months within which to vacate the premises. In fact, this Court has clearly ruled that an oral month to month lease is
terminable on a 30 days' notice. 24
Be that as it may, Cu's notice to Caudal has also in effect complied with the second requirement of Sec. 5(c) of the
same BP 877, to give three (3) months advance notice to the lessee.
We need not belabor the fact that Cu himself was in dire need of a place to stay since he too was just renting an
apartment at 38 Silencio St., Santol, Quezon City and had to transfer in view of the imminent expiration of his lease
on 16 March 1986. 25 Indeed, there was a need to find a place he could call his own.
Verily, the law could not have intended to prevent bona fide sales from owners/lessors who wish to dispose of their
property to third persons in need of their own residence. This would be an absurd interpretation contrary to the basic
philosophy underlying the right to property. To give preferential right to a tenant over and above a new owner's need
for the premises for his use and that of his family as propounded in the Tan Tok Lee Case 26 is arbitrary and
unreasonable.
WHEREFORE, the decision of the Court of Appeals dated 29 January 1988 is hereby affirmed.
SO ORDERED.
Gutierrez, Jr., Feliciano, Bidin and Cortes, JJ., concur.

Footnotes
1 Penned by Lantin, J., concurred by Ines-Luciano, and Lapena, Jr., JJ.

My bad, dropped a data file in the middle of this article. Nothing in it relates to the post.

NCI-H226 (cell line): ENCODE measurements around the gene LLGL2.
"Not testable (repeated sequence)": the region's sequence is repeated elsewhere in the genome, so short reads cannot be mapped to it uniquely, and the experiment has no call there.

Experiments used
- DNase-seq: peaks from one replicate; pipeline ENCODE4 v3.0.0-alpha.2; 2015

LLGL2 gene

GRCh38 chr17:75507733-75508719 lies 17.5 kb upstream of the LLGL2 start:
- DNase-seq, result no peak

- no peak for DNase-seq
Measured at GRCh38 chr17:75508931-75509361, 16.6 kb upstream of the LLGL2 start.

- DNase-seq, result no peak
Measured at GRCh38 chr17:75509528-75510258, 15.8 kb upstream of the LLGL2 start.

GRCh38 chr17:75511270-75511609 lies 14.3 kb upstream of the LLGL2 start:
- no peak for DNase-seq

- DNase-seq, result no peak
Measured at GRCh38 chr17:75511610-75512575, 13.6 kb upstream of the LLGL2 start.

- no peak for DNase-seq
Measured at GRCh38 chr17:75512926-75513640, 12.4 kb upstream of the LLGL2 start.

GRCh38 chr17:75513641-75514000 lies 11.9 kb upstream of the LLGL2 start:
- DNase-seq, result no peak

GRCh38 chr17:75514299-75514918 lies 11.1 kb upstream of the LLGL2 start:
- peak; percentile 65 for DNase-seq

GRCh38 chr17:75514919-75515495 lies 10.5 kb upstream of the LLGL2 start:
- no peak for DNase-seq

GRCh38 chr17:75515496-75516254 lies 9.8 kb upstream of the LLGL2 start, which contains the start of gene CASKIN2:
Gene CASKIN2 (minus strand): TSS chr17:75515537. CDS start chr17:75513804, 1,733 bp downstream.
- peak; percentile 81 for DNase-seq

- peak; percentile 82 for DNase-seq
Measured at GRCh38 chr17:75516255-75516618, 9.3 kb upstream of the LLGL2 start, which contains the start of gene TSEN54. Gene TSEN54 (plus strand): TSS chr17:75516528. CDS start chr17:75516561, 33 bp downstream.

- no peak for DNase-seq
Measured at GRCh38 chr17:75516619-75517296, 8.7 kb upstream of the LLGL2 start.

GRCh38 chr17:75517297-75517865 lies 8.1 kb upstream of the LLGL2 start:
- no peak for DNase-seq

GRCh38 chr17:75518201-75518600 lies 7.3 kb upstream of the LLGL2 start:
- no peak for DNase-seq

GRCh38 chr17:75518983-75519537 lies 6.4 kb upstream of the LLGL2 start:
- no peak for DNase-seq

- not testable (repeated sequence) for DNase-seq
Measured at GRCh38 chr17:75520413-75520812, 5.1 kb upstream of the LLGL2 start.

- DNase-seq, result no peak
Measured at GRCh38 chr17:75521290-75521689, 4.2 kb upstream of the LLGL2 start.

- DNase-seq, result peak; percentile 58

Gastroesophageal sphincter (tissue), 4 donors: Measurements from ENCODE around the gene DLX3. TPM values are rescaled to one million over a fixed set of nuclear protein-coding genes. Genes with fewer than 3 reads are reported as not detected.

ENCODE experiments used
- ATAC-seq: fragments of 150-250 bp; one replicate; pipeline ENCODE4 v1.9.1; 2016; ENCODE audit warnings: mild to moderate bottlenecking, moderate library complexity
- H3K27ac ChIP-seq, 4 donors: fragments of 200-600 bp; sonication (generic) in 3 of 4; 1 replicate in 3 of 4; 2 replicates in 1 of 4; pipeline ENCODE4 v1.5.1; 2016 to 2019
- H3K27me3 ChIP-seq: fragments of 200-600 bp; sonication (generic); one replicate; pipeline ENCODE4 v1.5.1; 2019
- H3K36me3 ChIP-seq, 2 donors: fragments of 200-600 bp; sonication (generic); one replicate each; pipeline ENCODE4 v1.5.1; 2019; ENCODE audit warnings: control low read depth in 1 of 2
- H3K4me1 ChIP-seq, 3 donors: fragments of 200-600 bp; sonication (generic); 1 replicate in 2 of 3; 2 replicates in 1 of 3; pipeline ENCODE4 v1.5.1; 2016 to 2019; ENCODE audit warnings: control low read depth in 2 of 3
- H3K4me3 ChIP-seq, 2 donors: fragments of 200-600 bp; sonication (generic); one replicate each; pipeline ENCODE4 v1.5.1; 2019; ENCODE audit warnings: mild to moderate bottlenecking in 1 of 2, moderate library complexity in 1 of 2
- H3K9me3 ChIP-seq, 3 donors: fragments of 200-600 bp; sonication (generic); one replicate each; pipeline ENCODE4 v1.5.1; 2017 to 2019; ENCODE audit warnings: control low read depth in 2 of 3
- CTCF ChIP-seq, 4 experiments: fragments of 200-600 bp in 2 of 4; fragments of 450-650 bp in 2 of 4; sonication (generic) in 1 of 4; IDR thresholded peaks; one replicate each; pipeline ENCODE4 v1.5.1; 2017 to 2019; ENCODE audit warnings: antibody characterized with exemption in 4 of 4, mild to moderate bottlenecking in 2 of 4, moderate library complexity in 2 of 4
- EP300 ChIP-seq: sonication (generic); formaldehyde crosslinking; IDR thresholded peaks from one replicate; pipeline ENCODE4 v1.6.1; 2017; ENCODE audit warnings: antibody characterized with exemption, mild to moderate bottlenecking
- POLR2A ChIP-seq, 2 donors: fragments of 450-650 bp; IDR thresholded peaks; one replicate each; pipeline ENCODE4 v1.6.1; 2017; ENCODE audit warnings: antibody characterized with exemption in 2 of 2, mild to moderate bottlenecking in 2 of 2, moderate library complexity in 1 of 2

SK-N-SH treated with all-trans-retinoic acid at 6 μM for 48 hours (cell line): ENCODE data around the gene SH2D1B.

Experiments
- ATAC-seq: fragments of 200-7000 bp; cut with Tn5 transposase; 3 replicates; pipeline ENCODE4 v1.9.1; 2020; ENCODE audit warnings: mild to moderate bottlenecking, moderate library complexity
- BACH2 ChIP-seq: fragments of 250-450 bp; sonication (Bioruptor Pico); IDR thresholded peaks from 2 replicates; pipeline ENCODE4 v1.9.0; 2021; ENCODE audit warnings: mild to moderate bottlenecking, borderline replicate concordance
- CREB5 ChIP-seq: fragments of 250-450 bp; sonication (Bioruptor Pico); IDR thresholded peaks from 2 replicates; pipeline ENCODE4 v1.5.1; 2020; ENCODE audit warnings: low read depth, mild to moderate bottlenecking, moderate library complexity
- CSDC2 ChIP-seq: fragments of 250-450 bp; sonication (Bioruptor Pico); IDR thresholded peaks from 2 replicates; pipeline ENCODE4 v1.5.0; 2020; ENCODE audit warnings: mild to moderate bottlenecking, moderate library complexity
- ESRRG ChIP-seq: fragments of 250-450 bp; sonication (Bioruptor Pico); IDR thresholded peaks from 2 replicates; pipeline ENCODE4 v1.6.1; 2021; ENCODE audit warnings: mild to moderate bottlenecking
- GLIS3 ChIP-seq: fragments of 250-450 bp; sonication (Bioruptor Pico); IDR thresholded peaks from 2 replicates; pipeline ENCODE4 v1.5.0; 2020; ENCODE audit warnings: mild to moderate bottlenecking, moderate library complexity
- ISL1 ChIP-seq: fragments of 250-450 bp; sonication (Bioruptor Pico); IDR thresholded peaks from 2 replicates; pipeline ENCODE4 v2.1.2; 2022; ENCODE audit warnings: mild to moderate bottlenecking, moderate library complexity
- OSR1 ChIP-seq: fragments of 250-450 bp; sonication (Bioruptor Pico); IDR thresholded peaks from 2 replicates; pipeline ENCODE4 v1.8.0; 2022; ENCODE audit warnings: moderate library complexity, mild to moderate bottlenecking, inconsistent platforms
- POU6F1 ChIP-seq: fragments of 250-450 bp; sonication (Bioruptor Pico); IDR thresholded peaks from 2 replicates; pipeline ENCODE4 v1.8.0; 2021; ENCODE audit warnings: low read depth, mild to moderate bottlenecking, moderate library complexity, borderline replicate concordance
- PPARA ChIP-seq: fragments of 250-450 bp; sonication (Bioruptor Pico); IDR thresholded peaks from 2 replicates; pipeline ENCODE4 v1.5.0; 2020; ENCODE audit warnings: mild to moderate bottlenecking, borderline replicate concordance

1a Rollo, p. 19.
2 Ibid.
3 Rollo, p. 19.
4 Rollo, p. 13.
5 Ibid.
6 Ibid.

7 Rollo, p. 14.
8 Rollo, p. 15.
9 Ibid.
10 Rollo, p. 18.
11 Rollo, pp. 25-26.
12 Rollo, pp. 9-11.
13 Rollo, p. 4.
14 Gaanan v. IAC, 145 SCRA 112 (1986); Aisporna v. CA., 113 SCRA 459 (1982).
15 Rollo, p. 13.
16 North British and Mercantile Ins. Co. v. Tye, 58 EE 110, 111, l Ga App 381.
17 Hovey v. Luce, 31 Me 346, 349 Words & Phrases Vol. 13A p. 564.
18 Chase v. Hamilton Ins. Co., 20 N.Y. 52, 55 Words & Phrases Vol. 13A p. 564.
19 28 CJS 19 Ala App 476.
20 Crane v. Hathway N. J. 132 A 748 Words and Phrases, 'Dwelling," Vol. 13A p. 564.
21 "Sec. 2(c) Immediate Members of Family of the Lessee or Lessor for purposes of
repossessing the leased premises, shall be limited to his or her spouse, direct descendants or
ascendants by consanguinity or affinity."
22 Tan Tok Lee v. CFI of Kalookan City, 121 SCRA 438 (1983); Barosi v. C.A., et al., 125 SCRA 798
(1983).
23 Rantael v. CA, 97 SCRA 453 (1980); Crisostomo v. CA 116 SCRA 199; Cruz v. Pano Jr., 120
SCRA 502 (1983); Baens v. CA, 125 SCRA 636 (1983); Rivera v. Florendo, 143 SCRA 286 (1986);
Dionio v. IAC, 147 SCRA 243 (1987); Heirs of Fausta Dimaculangan v. IAC, G.R. No. 68021, Feb.
20, 1989; Spouses Augusto C. Legasto and Celia Legasto v. Court of Appeals, et al., G.R. Nos.
76854-60, April 25, 1989.
24 Dionio v. IAC, supra.
25 Rollo, p. 24.
26 No. L-50134, April 20, 1983, 121 SCRA 438.